Industry bodies press IMO for stringent CO2 reductions

Four major international trade associations – BIMCO, INTERCARGO, International Chamber of Shipping and INTERTANKO – have made a joint proposal to the UN International Maritime Organization calling for stringent CO2 reductions by the international shipping sector.

Currently global shipping accounts for 2.2% of the world’s annual man-made CO2 emissions.

The IMO Marine Environment Protection Committee meets in London this July to begin the development of a strategy for the reduction of the sector’s CO2 emissions aligning the international shipping sector response to the 2015 Paris Agreement’s call for ambitious contributions to combat climate change.

The industry bodies have proposed that IMO Member States should immediately adopt two aspirational objectives on behalf of the international shipping sector:

To maintain international shipping’s annual total COemissions below 2008 levels; and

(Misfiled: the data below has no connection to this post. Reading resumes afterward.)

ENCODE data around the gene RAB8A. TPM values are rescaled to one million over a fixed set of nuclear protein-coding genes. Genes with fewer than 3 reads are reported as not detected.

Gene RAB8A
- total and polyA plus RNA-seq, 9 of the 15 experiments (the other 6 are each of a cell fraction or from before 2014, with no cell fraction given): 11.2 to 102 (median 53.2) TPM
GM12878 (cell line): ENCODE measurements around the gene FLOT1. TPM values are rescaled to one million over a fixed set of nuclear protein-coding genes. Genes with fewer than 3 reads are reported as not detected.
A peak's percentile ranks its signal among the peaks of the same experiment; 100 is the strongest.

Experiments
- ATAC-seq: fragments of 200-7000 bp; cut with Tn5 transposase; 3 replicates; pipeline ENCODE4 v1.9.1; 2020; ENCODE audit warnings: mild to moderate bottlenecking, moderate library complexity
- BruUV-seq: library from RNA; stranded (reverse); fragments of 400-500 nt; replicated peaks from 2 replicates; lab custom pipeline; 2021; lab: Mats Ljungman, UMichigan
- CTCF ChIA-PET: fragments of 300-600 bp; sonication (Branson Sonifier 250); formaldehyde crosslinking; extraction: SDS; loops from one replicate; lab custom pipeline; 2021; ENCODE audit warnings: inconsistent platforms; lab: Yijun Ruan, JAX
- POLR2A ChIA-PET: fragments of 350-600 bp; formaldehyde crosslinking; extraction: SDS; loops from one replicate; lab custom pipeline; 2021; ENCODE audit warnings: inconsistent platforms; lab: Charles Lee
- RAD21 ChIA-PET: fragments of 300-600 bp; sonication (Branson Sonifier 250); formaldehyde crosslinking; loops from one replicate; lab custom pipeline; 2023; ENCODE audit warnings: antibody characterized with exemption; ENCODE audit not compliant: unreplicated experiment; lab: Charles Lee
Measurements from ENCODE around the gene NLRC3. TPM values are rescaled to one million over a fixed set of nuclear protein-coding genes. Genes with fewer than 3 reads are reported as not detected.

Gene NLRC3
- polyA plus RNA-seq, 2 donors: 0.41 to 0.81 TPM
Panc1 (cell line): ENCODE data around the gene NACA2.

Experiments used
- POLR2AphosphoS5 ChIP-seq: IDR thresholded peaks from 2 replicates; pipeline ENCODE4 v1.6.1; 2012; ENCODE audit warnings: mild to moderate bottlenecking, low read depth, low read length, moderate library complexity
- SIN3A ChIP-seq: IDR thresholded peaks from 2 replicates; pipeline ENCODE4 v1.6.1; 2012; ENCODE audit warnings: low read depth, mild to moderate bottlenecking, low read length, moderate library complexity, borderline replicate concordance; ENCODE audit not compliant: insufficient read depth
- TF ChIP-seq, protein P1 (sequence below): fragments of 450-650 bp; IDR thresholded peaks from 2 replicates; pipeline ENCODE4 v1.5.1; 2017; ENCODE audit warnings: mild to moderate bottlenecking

To reduce CO2 emissions per tonne of cargo transported one kilometre, as an average across international shipping, by at least 50% by 2050, compared to 2008.

The industry associations have also suggested that IMO give consideration to another possible objective of reducing international shipping’s total annual CO2 emissions, by an agreed percentage by 2050 compared to 2008, as a point on a continuing trajectory of further CO2 emissions reduction.

The main driver behind the joint proposal is to avoid the imposition of market-distorting regulations arrived at by the EU or other regional/national legislation in the absence of an IMO strategy that is at least as stringent as that arrived at by the 2015 Paris Agreement.

The industry associations assert that it is important for IMO to send a clear, unambiguous signal to the global community that shipping’s regulators have agreed to some ambitious objectives for reducing the sector’s CO2 emissions.

The shipping industry wants IMO to remain in control of additional measures to address CO2 reduction by international shipping and to develop a global solution, rather than risk the danger of market-distorting measures at the national or regional level.

The proposal also take account of the concerns of developing nations about the possible impacts of CO2 reduction for trade and sustainable development, the industry submission emphasises that any objectives adopted by IMO must not imply any commitment to place a binding cap on the sector’s total CO2 emissions or on the CO2 emissions of individual ships.


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